I know that Len Burket never submitted a bill to me for the expenses.  It was six months or a year later when I called him to remind him that I owed him money.  He sent me a bill for $50, and I paid it immediately.  I have never forgotten his kindnesses.

One of the men down at the filling station at the corner of Allegheny and Delaware Avenues said to my dad, “Nothing bothers your daughter, does it?”  This was right after the baby’s death, and I guess I didn’t show the pain on my face.  Maybe my father told me this because he couldn’t see my pain either.  I wanted to walk up to that man at the gas station and say, “Everything bothers me,” but I knew that somehow I had developed a mask that didn’t show the pain I was in.  I had years of practice.

As I look back on it now, I am overwhelmed by the difficulties that surrounded my baby’s time in the womb and in this world.  Somehow my child and I were caught up in a set of circumstances that couldn’t be made right.  I was her mother.  I would have tried harder, if I had known better.    

For many years I harbored a terrible feeling about the hospital and everything it represented.  I know there were not proper procedures taken to ensure that she was safe, but there were many improprieties besides lack of cleanliness.  I also know if she had survived she would have had many problems that were almost insurmountable. 
When I was making the funeral arrangements, my husband told me he had ordered a plaque to put on the baby’s grave, so I made no other arrangements to mark her burial site.  Time passed and he assured me repeatedly that it was due to arrive.  It was more than 25 years later and long after he was gone from my home when I finally ordered a bronze plaque and had it placed on her grave in front of my grandmother’s headstone.  Even that simple act of remembrance had become part of the errors surrounding her birth and her life.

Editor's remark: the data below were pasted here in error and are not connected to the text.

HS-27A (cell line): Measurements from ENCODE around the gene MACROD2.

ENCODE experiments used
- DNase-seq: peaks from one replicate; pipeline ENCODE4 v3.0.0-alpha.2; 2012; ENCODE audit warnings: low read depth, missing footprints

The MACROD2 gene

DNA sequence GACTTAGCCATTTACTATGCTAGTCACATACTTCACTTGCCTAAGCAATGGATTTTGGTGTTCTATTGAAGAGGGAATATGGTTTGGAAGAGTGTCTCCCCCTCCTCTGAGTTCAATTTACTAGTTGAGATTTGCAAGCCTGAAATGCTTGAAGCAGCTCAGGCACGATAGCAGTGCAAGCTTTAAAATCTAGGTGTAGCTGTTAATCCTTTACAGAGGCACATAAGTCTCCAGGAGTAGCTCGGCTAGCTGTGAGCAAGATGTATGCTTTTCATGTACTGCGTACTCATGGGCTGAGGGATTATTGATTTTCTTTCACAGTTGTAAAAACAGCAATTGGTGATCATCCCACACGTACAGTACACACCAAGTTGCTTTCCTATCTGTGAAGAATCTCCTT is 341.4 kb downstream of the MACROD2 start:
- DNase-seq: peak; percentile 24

The Christmas after Jane Marie was born, when I was shopping down street at Murphy’s 5 & 10, I saw a paper angel tree topper that cost 79 cents.  I immediately bought her, as I felt she was the perfect addition to our holiday.  Now 46 years later, even though I keep her in the box with the cellophane window that she had when she was new, her gold wings have somehow gotten a little bent and crumpled, but she has always remained in her place of honor every year.  I am so careful with her, and I touch her as little as possible to prevent any additional harm, but I haven’t been able to prevent some damage.  However, when I place her on top of the tree each year, I feel content that my baby’s presence is visible within our family. 

All I have of my baby is the memory of her profile, that priceless paper angel, and my small scrap of material.  I also have the tears I have shed telling her story.